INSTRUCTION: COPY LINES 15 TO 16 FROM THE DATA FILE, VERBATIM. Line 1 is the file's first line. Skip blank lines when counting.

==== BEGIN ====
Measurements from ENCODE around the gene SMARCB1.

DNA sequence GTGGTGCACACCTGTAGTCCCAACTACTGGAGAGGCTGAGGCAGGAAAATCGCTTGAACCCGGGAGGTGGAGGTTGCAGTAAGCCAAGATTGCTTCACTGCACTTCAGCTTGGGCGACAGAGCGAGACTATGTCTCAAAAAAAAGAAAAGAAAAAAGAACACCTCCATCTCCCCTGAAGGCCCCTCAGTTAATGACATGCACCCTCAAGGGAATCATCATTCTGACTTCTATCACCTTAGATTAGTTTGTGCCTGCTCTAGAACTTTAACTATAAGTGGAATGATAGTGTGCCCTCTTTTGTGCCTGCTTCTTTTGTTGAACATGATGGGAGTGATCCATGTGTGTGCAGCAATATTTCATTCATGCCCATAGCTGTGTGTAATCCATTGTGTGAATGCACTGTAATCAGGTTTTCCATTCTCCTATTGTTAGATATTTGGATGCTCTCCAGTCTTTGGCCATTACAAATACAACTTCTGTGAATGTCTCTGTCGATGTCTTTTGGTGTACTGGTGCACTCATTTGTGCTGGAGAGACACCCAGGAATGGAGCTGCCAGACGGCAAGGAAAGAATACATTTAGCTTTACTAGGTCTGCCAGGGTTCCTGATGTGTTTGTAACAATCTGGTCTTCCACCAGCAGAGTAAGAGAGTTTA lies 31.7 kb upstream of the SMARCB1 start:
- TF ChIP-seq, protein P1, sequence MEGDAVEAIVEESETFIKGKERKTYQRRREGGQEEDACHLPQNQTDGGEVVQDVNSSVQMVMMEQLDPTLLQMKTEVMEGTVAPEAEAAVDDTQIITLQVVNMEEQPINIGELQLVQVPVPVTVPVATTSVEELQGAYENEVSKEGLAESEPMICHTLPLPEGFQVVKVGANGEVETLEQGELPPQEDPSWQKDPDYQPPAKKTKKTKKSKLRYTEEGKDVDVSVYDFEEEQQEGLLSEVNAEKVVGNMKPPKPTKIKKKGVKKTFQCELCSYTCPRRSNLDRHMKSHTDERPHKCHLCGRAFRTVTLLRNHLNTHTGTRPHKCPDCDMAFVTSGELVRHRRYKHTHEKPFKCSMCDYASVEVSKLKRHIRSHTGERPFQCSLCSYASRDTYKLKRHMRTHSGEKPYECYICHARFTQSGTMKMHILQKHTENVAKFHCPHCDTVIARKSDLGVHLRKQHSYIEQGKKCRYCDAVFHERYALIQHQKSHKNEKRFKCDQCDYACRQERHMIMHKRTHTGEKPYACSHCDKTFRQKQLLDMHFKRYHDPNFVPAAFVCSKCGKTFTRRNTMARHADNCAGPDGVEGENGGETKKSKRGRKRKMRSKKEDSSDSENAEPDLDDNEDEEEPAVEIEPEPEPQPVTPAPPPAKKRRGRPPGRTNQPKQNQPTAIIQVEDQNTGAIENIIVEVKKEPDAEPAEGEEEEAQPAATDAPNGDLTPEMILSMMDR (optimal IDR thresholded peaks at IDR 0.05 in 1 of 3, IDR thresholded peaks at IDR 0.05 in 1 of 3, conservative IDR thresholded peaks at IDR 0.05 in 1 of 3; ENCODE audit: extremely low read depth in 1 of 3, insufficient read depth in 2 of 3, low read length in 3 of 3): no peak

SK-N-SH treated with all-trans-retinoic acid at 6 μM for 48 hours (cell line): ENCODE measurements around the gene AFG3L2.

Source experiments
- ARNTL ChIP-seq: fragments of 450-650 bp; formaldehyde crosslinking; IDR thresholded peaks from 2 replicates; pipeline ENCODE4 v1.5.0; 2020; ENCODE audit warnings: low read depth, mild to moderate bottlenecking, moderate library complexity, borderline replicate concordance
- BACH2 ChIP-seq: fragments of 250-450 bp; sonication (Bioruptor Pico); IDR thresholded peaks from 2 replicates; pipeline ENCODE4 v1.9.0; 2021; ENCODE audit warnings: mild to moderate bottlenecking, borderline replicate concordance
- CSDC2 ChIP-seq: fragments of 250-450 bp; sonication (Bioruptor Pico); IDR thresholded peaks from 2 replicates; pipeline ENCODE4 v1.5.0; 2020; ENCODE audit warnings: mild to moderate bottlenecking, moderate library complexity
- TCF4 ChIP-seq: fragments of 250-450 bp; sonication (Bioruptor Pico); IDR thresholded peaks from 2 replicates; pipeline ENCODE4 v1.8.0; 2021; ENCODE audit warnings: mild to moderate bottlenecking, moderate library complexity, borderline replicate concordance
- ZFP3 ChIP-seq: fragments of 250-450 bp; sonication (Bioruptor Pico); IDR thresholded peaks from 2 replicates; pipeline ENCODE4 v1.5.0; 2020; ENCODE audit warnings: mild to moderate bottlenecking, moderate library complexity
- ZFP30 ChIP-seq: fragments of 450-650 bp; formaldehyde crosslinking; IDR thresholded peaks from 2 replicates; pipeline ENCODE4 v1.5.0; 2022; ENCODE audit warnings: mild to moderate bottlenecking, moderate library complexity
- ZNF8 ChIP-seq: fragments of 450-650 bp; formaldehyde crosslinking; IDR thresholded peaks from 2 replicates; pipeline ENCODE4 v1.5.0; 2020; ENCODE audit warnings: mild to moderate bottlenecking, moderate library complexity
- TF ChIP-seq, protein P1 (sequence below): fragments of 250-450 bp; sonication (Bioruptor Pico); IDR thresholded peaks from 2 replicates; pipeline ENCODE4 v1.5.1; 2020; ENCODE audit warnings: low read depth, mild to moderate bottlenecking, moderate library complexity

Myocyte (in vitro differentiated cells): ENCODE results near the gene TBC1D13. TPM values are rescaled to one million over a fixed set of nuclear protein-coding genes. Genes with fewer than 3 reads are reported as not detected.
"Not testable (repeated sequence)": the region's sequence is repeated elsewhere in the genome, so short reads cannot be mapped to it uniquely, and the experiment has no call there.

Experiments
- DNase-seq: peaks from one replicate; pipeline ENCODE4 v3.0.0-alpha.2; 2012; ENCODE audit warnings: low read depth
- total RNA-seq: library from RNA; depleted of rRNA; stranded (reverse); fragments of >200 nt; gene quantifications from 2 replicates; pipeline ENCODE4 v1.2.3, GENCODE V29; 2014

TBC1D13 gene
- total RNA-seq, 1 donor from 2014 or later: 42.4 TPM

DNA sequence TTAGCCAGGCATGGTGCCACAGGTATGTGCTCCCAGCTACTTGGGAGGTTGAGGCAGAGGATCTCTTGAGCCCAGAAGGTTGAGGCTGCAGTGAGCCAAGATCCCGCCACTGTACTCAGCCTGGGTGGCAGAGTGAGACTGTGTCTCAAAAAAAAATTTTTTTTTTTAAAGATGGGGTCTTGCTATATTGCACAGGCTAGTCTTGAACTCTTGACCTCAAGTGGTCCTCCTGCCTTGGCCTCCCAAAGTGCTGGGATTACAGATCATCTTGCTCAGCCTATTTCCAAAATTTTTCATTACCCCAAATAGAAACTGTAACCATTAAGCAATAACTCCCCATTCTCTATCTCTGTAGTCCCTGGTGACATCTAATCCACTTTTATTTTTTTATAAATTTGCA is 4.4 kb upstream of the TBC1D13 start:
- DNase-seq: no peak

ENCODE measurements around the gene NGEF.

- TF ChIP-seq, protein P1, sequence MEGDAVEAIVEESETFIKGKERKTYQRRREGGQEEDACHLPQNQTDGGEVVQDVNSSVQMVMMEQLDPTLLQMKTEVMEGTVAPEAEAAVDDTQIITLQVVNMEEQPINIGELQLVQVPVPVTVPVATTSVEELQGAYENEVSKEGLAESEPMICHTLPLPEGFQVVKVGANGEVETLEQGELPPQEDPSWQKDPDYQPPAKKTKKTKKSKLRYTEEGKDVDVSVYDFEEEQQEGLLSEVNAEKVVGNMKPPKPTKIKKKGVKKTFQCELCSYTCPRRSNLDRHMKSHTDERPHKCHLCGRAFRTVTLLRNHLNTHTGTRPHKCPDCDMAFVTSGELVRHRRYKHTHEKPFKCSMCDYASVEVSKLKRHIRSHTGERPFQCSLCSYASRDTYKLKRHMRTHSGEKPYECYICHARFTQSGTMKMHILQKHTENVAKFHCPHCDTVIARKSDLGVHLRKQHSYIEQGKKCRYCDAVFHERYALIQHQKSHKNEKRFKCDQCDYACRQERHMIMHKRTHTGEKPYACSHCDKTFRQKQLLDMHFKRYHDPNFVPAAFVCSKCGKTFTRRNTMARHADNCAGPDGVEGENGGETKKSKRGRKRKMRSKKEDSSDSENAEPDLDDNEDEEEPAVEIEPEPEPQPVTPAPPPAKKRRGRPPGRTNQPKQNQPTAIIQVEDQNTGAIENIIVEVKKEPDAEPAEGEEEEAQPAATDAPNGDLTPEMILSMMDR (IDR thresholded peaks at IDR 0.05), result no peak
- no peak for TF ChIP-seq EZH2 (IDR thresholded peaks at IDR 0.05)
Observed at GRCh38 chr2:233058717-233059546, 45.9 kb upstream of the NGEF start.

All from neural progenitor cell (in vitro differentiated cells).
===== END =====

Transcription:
"Not testable (repeated sequence)": the region's sequence is repeated elsewhere in the genome, so short reads cannot be mapped to it uniquely, and the experiment has no call there.

Experiments